Dynamics of Weed Populations by Roger Cousens

By Roger Cousens

Weeds have ecological attributes that confer the power to intervene with human actions. Roger Cousens and Martin Mortimer position weed administration inside of an ecological context, with the focal point at the manipulation of inhabitants measurement. they think about the dynamics of abundance and spatial distribution at either geographic and native scales, and examine the fundamental techniques of dispersal, copy and mortality including the criteria that effect them. The authors exhibit how administration modifies styles of habit which are intrinsic to populations, and word the evolution and administration of resistance to herbicides. This ebook offers weed technology with the conceptual foundation that has formerly been missing. It additionally provides ecologists and botanists entry to the wide database at the inhabitants ecology of weeds.

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The rate of increase, in terms of area added per unit time, will be given by the slope of the area versus time curve, d^4/d/; the instantaneous rate of increase, in terms of proportional increase in area per unit time, will be (dA/dt)/A. Consider the early phase of range expansion, before spread starts to become limited by site availability. If radial expansion away from a source is constant, we would expect (from simple algebra) the total area occupied to increase as a function of the square of time, and a plot of the square root of area against time will be linear.

Other predators, such as the cochineal insect Dactylopius opuntiae, are currently providing control in areas where C. cactorum has been less effective. Presumably, had the weed originally been imported with its predators, it would not have spread as rapidly, nor would it have totally dominated habitats. Spar Una anglica, cord grass, provides a notable example of an immigrant colonising a previously unoccupied habitat. It is a rhizomatous, deeply rooting, perennial grass which has become widespread as a pioneer species in salt marshes in the United Kingdom.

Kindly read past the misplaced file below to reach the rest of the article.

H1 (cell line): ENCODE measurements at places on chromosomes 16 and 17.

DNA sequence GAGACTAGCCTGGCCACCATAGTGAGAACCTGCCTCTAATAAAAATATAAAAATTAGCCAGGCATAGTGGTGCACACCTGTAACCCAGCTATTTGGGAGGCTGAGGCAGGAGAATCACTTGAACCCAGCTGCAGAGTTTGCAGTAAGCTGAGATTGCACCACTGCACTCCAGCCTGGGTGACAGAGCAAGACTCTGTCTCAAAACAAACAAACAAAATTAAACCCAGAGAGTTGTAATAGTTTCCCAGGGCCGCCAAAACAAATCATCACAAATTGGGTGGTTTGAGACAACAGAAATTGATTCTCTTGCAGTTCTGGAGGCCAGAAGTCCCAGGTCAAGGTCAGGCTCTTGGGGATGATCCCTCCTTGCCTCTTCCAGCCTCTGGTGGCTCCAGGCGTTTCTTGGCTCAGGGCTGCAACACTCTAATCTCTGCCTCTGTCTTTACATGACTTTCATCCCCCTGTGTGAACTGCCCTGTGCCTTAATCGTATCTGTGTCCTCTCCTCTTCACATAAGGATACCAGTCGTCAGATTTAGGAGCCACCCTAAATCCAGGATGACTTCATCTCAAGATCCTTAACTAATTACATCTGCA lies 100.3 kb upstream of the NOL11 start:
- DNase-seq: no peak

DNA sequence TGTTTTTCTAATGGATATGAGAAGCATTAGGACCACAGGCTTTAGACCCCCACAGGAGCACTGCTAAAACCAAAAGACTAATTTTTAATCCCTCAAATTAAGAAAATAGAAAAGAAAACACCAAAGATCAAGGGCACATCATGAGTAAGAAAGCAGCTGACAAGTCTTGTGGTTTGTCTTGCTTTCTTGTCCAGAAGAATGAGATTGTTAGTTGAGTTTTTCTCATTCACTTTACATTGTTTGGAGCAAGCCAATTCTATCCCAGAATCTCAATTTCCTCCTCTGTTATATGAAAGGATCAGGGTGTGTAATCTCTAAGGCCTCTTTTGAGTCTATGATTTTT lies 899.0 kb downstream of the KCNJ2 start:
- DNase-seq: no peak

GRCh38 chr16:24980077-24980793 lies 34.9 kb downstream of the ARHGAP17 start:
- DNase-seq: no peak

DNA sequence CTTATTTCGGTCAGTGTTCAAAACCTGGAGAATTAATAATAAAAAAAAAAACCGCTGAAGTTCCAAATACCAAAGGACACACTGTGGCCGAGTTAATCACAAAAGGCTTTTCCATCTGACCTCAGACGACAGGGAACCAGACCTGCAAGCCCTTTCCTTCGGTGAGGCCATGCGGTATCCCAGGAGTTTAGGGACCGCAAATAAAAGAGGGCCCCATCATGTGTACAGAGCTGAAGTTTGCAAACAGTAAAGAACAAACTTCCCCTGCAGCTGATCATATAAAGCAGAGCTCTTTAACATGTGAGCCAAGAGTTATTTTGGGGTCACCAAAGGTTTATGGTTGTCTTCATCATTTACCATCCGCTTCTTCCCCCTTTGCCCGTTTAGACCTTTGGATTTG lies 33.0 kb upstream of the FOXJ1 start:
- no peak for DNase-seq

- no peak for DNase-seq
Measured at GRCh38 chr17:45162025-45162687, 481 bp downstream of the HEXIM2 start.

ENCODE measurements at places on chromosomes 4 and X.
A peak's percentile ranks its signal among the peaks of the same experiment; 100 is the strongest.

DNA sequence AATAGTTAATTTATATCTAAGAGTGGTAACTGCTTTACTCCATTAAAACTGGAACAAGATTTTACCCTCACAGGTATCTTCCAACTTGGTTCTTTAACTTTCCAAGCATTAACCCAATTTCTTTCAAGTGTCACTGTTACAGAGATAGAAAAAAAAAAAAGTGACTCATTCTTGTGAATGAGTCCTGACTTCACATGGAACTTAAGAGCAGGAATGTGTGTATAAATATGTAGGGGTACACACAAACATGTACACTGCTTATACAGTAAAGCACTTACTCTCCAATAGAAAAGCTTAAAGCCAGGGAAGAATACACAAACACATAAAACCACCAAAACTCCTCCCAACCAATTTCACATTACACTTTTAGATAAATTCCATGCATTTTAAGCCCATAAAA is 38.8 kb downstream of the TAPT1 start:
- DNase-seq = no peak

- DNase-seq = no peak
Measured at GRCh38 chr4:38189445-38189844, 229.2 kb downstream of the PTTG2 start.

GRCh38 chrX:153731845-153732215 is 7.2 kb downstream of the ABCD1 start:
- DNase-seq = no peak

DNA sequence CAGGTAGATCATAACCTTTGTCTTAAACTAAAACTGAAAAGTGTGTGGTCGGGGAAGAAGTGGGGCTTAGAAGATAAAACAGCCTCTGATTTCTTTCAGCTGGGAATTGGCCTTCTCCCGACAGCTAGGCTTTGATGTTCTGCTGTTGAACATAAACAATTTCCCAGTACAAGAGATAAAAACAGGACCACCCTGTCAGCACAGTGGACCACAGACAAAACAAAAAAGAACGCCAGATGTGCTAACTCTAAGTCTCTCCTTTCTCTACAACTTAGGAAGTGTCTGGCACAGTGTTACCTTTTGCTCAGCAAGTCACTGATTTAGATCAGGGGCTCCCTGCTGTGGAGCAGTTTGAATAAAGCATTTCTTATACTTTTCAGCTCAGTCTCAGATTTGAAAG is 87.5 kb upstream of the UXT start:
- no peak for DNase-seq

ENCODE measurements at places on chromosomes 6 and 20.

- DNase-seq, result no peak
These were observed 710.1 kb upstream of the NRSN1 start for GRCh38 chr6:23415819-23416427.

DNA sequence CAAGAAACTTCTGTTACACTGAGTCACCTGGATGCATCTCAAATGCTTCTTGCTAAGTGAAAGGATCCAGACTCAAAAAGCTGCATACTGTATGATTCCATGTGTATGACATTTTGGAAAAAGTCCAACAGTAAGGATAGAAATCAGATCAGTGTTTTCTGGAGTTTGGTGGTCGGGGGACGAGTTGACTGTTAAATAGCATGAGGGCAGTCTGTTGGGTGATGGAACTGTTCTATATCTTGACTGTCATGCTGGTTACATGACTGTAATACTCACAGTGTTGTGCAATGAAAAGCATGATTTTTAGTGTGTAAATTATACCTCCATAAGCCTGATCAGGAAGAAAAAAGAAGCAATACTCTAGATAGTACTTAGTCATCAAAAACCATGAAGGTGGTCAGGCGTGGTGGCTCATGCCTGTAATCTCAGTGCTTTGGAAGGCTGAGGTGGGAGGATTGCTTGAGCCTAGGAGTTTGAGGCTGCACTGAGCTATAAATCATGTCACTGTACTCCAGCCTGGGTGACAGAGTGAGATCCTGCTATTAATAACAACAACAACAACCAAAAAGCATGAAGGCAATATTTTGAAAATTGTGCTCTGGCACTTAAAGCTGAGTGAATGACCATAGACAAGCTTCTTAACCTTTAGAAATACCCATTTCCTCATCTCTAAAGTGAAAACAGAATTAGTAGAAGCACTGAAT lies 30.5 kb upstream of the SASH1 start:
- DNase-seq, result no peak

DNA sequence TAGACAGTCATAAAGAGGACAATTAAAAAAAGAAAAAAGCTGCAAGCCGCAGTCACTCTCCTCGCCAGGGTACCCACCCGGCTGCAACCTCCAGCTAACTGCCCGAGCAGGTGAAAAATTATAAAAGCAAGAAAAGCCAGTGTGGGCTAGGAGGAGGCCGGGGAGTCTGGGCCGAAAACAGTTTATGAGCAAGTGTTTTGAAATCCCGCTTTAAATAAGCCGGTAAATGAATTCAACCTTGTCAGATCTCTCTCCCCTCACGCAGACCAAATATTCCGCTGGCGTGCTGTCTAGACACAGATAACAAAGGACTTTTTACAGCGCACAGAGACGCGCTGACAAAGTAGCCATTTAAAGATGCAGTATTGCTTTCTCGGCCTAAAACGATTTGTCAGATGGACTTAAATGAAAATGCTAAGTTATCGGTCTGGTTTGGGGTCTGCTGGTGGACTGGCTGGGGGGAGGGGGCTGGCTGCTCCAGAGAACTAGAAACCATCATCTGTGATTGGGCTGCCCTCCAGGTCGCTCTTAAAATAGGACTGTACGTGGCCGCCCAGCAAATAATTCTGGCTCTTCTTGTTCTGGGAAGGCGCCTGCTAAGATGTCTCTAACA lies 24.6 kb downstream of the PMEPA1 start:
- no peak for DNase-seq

Another excellent example is provided by Forcella & Harvey (1988), who described the spread of several species in north-western USA from herbarium specimens (Fig. 5). They identified four dominant invasion routes, depending on the location of the initial invasion point. Invasions began (a) around Portland, Oregon, on the west coast and then spread eastwards, (b) in central Are there recognisable phases in the invasion process? 29 1880-1890 1891-1900 1901-1910 1911- 1921-1930 1971-1 Fig. 5. Spread of Bromus japonicus in north western USA, compiled from herbarium records (from Forcella & Harvey, 1988).

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